The Ethics and Anti-Corruption Commission (EACC) has maintained that parliamentary Standing Orders cannot oust Chapter Six of the Constitution.
In an interview with The Standard on Sunday, EACC chairman Mumo Matemu said the events that took place during the acrimonious passing of the security laws last year remain outside the purview of Parliament and squarely within EACC’s mandate.
In his justification of why EACC must act against MPs who misbehaved on that day, Matemu said all MPs are state officers and bound to uphold Chapter Six of the Constitution, on leadership and integrity in conduct of their affairs.
Besides, he added, parliamentary proceedings are themselves a public affair and MPs’ conduct is projected to the public.
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“MPs did their business and now it is upon us to do ours,” the anti-graft boss said.
Matemu opined that for Kenyans and MPs to appreciate why accountability for unethical conduct of that day is necessary, they should imagine worst case scenarios if the assaults were sustained to their logical conclusion.
“If it is true that some of the members were about to be tossed from the public gallery to the plenary, you can imagine how tragic that would have been and the scale of the misconduct. It was clear to all, and the Speakers acknowledged it, that the Standing Orders did not have the capacity to control the situation in the House on that day,” Matemu said.
He said MPs must take advantage of the new year to acknowledge that they crossed boundaries in their conduct and walk with the commission in enforcing integrity throughout the year.
Matemu pointed out that people tend to forget that besides the anti-corruption role, EACC has the mandate to enforce ethical standards for public and state officials.
“In the new year, we want to focus much more on the ethics pillar of our mandate. The ethics pillar is a preventive aspect of corruption.
“Once public officers uphold even the bare minimum of ethical standards, we will have very little corruption to fight.”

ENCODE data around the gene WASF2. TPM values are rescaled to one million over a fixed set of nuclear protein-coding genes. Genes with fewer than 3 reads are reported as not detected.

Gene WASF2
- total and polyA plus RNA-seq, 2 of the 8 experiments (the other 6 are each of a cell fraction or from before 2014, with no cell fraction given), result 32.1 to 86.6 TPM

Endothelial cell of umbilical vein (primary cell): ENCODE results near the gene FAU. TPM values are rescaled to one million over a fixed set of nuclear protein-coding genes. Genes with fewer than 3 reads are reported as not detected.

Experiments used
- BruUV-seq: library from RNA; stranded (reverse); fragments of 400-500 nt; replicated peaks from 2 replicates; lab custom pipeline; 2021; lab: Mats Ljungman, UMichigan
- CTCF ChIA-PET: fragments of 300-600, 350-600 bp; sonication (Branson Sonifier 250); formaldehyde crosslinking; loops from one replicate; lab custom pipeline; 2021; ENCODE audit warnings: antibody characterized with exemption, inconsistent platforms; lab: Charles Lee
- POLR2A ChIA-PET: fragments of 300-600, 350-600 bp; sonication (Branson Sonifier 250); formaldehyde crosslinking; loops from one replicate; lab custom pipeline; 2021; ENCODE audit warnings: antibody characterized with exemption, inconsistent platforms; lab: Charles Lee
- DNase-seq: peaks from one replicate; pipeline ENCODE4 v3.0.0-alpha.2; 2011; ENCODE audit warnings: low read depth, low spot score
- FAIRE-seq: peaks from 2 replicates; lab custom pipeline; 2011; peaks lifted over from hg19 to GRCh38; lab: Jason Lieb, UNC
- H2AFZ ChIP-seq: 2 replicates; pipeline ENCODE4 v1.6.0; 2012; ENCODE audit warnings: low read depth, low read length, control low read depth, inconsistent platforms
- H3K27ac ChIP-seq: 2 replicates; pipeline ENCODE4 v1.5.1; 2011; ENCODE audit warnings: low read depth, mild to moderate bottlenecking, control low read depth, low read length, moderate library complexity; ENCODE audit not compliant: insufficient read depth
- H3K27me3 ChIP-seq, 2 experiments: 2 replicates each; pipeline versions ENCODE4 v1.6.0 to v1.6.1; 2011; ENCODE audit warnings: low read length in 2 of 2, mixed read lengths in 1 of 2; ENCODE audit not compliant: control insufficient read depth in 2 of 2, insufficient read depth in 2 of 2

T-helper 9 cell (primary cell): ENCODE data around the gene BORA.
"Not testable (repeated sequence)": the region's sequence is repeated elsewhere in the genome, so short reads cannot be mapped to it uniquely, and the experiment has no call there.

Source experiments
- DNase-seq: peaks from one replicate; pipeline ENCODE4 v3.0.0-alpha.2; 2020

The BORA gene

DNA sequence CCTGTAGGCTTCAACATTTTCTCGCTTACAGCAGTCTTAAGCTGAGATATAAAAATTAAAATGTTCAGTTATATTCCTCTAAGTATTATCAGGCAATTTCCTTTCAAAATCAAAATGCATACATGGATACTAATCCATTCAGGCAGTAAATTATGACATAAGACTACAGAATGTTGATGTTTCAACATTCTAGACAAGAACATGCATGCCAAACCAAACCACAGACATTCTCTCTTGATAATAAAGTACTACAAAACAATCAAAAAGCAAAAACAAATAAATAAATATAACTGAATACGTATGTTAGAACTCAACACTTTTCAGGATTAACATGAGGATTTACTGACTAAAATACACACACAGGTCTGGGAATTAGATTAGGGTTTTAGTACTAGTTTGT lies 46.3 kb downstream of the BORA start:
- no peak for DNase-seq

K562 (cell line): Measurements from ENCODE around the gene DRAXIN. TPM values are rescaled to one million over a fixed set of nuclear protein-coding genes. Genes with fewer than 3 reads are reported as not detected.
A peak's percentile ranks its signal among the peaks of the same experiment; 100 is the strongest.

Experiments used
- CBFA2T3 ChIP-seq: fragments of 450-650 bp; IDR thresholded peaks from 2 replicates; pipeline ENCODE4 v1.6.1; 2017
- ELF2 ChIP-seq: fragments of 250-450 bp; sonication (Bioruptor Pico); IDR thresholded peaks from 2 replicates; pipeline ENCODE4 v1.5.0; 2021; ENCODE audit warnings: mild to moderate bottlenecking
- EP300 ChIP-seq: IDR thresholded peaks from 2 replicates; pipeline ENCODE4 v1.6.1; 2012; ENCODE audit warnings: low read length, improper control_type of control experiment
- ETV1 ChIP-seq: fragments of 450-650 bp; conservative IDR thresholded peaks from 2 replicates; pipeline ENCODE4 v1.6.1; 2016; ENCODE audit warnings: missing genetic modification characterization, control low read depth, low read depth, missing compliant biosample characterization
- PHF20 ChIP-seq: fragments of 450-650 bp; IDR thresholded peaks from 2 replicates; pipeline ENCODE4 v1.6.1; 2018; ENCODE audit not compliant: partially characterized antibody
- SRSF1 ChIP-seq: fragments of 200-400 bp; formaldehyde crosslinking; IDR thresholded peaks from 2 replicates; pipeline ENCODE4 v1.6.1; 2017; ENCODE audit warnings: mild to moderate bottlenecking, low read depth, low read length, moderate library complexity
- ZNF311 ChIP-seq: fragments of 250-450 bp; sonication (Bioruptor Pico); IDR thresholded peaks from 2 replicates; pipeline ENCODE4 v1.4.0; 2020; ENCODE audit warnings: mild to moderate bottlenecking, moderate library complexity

Matemu said the EACC was seeking partnerships with not just Parliament, but other institutions and the public as well. He said the commission appreciated President Uhuru Kenyatta and CORD’s New Year anti-corruption messages.
In his message, the Head of State said corruption remained a major obstacle to national development and promised that in 2015, government processes would become more transparent. “The war on corruption must and will be won. In 2015, I urge all Kenyans to join me in slaying the dragon of corruption,” the President said. In their message, CORD had a similar theme, calling for accountability on the ‘ChickenGate’ scandal involving Independent Electoral and Boundaries Commission top officials and ex-officials of the Kenya National Examinations Council.
Matemu said the commission had taken advantage of the goodwill of both the Government and the Opposition in fighting corruption and appealed to Kenyans to work with it in 2015.
“In 2015, we are calling on Kenyans to strive to be the change they want, to avoid corrupt and unethical conduct, to uphold the rule of law, refuse to give or receive bribe, ensure transparency and accountability and to keep our environment clean and secure,” he said.
“We are also calling on Kenyans to participate in affairs that will promote common public good and to let integrity be their responsibility and commitment throughout the year.”
He said simple things such as failure to keep the environment clean set in motion avenues for corruption, which spirals into mega corruption later.
“We are operating right under the eye of the United Nations Environmental Programme. We have a duty to lead by example through taming all avenues of corruption in the environment sector by keeping our environment clean and secure. We will also be securing our future as a nation,” he added.
Matemu promised that this year, EACC would be firm on corruption of the present and the past. He said most investigations of past scandals were falling into place and Kenyans would start seeing the results.
He said his office together with the office of the Director of Public Prosecutions would be meeting in few weeks’ time to review the progress of the Anglo Leasing scandal investigations, which have reached a penultimate stage.